Justin W: Was there a game in the genre that you looked at and said I want to make one?

Tim C : Well, I think we’d always wanted to make FMVs since we’ve been playing Tex Murphy.  I mean, in Her Story, you typed questions and got search results back. And that was pretty much a screen. Contradiction had a few screens where you could put in contradictions and drag actions, but again, it was mainly kind of like a full video interface. And like I said before, we have thought that if we ever wanted to make an FMV game, we would need all of you know, all that development resource about a build a game around the videos. And I think we saw those and we thought, you know, this is good storytelling, and it’s within a budget that we could potentially look at because we’ve been making films prior to that for you. Murder mystery kind of dinner games that you’ve run at home. So we’ve been selling box games for years, D’Avekki formed in 2004. So what we did originally and still do is make murder mystery games that you invite your mates around to play. At home, they were fully scripted. And there was a period in time where we were just putting out DVD after DVD. So we’ve kind of got the tools for doing that. I was I’ve been programming for decades, as well. So we just had all the skill sets there to be able to kind of bring it together just at that time.

Justin W: you had all these FMV fans, excuse me grow up and now they’re the ones making it right so they can kind of what they had always wanted FMV to be back in the day.

Justin M: That also you also can’t discount. If you looked at the I think the biggest stumbling block that FMV had that it no longer has that you could like point to the modern Resurgence is I mean, first off, I think games like Her Story and Contradiction. FMV games that really like legitimized it as a sub-genre, I think, are huge.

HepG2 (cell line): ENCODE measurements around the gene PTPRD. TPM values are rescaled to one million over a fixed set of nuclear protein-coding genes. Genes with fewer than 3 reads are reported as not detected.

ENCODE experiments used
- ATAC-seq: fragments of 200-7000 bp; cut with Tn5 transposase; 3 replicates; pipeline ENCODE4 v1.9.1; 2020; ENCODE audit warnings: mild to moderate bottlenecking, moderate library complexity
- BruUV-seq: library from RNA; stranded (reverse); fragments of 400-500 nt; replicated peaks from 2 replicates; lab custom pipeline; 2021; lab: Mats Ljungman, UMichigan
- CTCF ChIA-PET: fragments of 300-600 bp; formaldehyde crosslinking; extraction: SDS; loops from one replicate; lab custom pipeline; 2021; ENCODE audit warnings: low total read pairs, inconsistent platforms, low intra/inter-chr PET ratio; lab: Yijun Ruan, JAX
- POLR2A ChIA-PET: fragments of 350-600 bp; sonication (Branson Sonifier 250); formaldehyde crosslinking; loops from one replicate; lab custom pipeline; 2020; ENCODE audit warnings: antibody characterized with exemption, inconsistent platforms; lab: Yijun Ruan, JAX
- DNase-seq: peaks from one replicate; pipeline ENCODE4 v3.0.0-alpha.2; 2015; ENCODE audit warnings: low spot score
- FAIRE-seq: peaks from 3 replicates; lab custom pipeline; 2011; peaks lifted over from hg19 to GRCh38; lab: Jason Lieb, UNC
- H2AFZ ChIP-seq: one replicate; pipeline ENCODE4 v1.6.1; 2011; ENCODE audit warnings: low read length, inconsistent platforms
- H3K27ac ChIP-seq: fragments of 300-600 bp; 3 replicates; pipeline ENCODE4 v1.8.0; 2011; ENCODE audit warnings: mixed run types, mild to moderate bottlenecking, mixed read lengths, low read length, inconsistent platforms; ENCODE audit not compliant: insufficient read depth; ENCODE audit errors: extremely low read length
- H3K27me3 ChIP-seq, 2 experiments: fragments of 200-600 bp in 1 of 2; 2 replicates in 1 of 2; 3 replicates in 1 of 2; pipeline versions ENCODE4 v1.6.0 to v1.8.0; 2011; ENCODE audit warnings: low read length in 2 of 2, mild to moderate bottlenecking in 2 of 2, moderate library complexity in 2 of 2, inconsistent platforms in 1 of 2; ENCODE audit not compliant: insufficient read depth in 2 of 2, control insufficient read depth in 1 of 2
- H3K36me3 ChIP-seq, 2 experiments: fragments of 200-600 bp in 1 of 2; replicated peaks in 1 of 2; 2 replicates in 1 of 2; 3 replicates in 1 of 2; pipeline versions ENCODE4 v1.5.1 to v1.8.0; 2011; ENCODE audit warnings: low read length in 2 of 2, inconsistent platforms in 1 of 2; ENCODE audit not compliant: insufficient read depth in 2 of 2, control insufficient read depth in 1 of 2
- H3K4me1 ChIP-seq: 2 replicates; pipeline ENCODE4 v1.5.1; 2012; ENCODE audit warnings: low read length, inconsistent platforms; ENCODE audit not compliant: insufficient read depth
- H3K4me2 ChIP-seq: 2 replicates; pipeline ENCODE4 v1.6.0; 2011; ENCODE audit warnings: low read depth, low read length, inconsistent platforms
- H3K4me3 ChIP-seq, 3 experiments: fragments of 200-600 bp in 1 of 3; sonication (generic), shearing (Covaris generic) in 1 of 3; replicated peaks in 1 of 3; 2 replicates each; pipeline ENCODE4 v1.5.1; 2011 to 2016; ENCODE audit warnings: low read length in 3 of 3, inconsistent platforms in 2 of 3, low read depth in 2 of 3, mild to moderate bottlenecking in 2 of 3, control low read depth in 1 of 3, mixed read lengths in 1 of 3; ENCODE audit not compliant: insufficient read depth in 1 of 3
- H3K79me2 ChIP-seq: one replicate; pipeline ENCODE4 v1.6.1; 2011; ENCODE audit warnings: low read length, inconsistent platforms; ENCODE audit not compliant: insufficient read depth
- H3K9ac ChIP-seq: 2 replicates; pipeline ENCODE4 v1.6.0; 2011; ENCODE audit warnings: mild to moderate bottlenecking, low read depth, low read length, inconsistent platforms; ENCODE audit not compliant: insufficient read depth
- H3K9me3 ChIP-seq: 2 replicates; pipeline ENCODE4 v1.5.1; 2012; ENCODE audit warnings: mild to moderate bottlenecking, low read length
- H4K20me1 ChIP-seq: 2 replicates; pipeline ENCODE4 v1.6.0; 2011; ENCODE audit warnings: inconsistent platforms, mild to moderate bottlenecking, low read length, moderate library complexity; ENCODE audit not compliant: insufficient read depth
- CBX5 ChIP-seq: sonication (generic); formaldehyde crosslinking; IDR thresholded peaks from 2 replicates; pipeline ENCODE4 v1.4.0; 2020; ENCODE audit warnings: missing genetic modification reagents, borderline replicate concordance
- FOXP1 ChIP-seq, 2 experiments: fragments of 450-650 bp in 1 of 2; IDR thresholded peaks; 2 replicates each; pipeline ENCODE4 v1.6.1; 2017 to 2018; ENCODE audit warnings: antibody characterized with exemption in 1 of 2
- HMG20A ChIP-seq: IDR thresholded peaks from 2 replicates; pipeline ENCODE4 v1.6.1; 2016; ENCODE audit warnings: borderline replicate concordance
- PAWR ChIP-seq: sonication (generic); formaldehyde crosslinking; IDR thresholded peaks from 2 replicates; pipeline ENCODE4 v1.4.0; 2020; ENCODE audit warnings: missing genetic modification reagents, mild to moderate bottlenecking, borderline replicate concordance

Justin W: What made you decide to kind of flesh that out Hand Of Doom into its own full game?

Torple: Yeah. It’s funny. Hand Of Doom was made to like capitalize on a really specific kind of nostalgia of that early nineties kind of first person dungeon crawler game. I’d never played those games. And I was like, No, I’m making this for someone else. The full version of that game was requested a lot by people on Twitter and on itch.io and stuff messaging me for like two years since it came out. Whenever the game came out, all the steam reviews and the Twitter comments were like, all please make a full version.

Justin W: with some promising upcoming FMV games like Ghosts, where you can only play at night trying to survive like a supernatural enemy in Hand Of Doom, which is like a doom-style game, but it made complete FMV indies are continuing to like push the genre further than we’ve seen it before. Are there any upcoming ones that have kind of caught your eye

Justin M: I’ve really been enjoying Who Pressed Mute on Uncle Marcus. That’s like a new one that just recently came out. Sort of like a family quiz. Where you have to also solve the murder of your uncle or the attempted murder of your uncle while you’re playing this family quiz via zoom. It feels very of the moment. Ghosts definitely looks interesting. I’ll be really interested to see what that ends up as, but like, honestly, I don’t. I tend to keep my expectations pretty low for these sorts of things mainly because, like, you never know, there’s as much masochism as there is like a grim fascination as there is with like, actual delight when you’re into FMV.

Randy: I know that there is a lot on the horizon. I know that there’s one from the developer of Her Story and Telling Lies. I think he has an even more sort of ambitious game coming, which is interesting. But yeah, you know, he’s working on his third game, and it’s, you know, sounds really promising.

Thank you so much for all of you sitting down with me to lay down the FMV knowledge. I’m not the only one excited to see what indie devs are doing with FMV these days, and it’ll be interesting to see if we see the VR hop from FMV. While personally might look a bit too weird. It could work done right. And thank you for being patient with me as it has taken a very long time to re-write this article after it was all lost. There are some amazing games being put out by some truly talented indie developers, so please, if you know of any, let me know!

 For more features, interviews, or reviews, stay locked to DreadXP and go check out everyone who was involved in this feature, it was a true pleasure, and I hope to sit down with them all again one day!

Justin McElroy: Twitter / Website
Tim Cowels: Twitter / Developer Website
Randy Nelson: Twitter
Torple Dook: Twitter / Hand Of Doom Steam Page